With most all special events cancelled, and a lot of summer fun that just isn’t socially distant, the expectation is that gardening – particularly in community gardens – is going to skyrocket in popularity, and in a lot of ways, it already has.
Peter Bowne, of the Trustees – who oversee community gardens in Boston, said gardening is a safe activity where one can be outside, can exercise and also be social at a safe distance.
“It’s safe,” he said. “We already have put up guidelines about gardening in COVID-19 conditions. It’s about social distancing and wearing masks and wear-ing gloves and being very mindful of what you touch that is community proper-ty like a gate or lock or shed…It’s going to be really important for people to get outside when they can safely and to be part of a community still…The bottom line is the gardens are open and we’re working with folks and figuring out how to do things virtually.”
So far the weather hasn’t completely cooperated for gardeners to safely plant the summer vegetables, but it hasn’t stopped many from making preparations.
John MacLachlan, who gardens at the Berkeley Gardens in the South End, said almost everyone in the garden seems not to be deterred by COVID-19.
“Many of us have been out already preparing our gardens,” he said. “I’ve been out on the few nice days we’ve had trying to rabbit-proof my garden, and cleaning out the winter debris.”
Sarah Hutt, of the South End, said her garden plot has already been producing peas and lettuce, which are perfect for the colder weather.
“This year we had the most gardeners return than any other year,” she said. “I’m not sure why but we didn’t have many unclaimed gardens this year for the lottery…The big thing this year is where to buy plants. SoWa had a neighbor-hood favorite from a New Hampshire farm that brought great tomatoes and other things. The Flower Market on Albany Street had good things, but it is closed now…Being able to go over and play in the dirt is really, really a wonder-ful feeling.”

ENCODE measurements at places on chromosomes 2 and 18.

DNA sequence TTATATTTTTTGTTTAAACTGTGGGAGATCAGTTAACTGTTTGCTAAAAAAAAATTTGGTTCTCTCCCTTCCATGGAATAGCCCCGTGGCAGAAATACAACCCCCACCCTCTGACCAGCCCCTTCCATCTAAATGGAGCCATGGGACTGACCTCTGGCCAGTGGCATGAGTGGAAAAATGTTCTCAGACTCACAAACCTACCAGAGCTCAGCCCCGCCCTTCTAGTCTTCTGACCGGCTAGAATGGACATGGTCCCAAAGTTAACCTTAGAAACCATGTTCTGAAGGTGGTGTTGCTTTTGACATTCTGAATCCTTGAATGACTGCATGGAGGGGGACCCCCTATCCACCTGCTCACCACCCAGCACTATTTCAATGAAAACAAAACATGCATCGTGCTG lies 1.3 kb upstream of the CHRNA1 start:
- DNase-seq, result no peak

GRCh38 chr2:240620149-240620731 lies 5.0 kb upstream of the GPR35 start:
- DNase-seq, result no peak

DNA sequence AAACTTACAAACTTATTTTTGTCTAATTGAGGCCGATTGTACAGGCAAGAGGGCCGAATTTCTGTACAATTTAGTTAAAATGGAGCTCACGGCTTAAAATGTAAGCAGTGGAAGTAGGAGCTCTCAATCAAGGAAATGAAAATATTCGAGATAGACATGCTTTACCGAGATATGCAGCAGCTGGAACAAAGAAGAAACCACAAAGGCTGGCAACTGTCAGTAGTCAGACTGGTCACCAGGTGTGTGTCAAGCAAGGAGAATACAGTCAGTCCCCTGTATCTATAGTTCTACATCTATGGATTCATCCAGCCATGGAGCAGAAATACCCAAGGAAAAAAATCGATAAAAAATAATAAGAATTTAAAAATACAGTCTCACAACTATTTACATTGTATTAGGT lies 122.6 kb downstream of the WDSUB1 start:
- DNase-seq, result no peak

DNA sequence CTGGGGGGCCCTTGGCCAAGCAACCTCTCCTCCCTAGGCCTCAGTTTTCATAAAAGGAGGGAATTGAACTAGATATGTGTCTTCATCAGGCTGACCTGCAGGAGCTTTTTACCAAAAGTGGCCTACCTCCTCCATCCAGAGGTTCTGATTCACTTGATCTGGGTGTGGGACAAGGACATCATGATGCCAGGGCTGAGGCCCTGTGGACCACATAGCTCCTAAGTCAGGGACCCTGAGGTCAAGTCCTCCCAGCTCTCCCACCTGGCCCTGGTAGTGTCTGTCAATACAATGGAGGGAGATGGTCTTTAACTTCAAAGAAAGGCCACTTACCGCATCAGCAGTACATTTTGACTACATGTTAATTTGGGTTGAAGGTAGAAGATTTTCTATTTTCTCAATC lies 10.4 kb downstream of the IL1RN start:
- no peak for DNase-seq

For Bob Minnocci, who gardens at the Rutland Washington community garden in the South End said he doesn’t see any slowdown in gardening so far this year. Most are abiding by the social distance rules, and it has been a great way to get outside for some exercise.
“So far, this year, I have put down fresh soil and cleaned out weeds from last year,” he said. “I’ve noticed other gardeners working their plots, preparing the soil and planting seeds. Most have masks on. I will say that working the garden is the best exercise a person could get. By the time you get done weeding and cleaning, you have exercised muscles you didn’t know you had.”
That garden and many of the community gardens in Boston were founded a half-century ago to help residents who wanted to supplement their food sup-plies in the summer months. While that has become less of a problem in recent years, such uncertainty around food is also driving a new crop of gardeners to the Trustees – people who seem to be thinking it might be the only way to feed their families in the coming months.
“The numbers of plot requests we got has gone through the roof,” he said. “We are all excited, but we’re all kind of freaked out about that. Everyone has been to the grocery store. It’s a scary new world in a lot of respects and there’s not end date in sight. We hope for an end date, but we don’t know. Having safe, healthy food is really important and you have families that have lost their in-come and they’re looking at the garden to help. Access to gardens and food can supplement your budget and that may be as important as ever right now…We just don’t know where we’ll be in six months or so with this.”
For the gardening community, they have been very excited to get going, Bowne said. He said the annual Gardeners Gathering had to be done via Zoom for the spring meeting, and they had a huge number of garden coordinators log in for direction.
In addition, they have also done a number of garden workshops and seminars online to help new gardeners, and supplement the knowledge of existing gar-deners.
“You need to only look at how quickly everything has shut down and changed,” he said. “There’s always something therapeutic about being able to get one’s hands in the dirt. There’s a real sense of being able to stay grounded in a world that’s constantly changing.”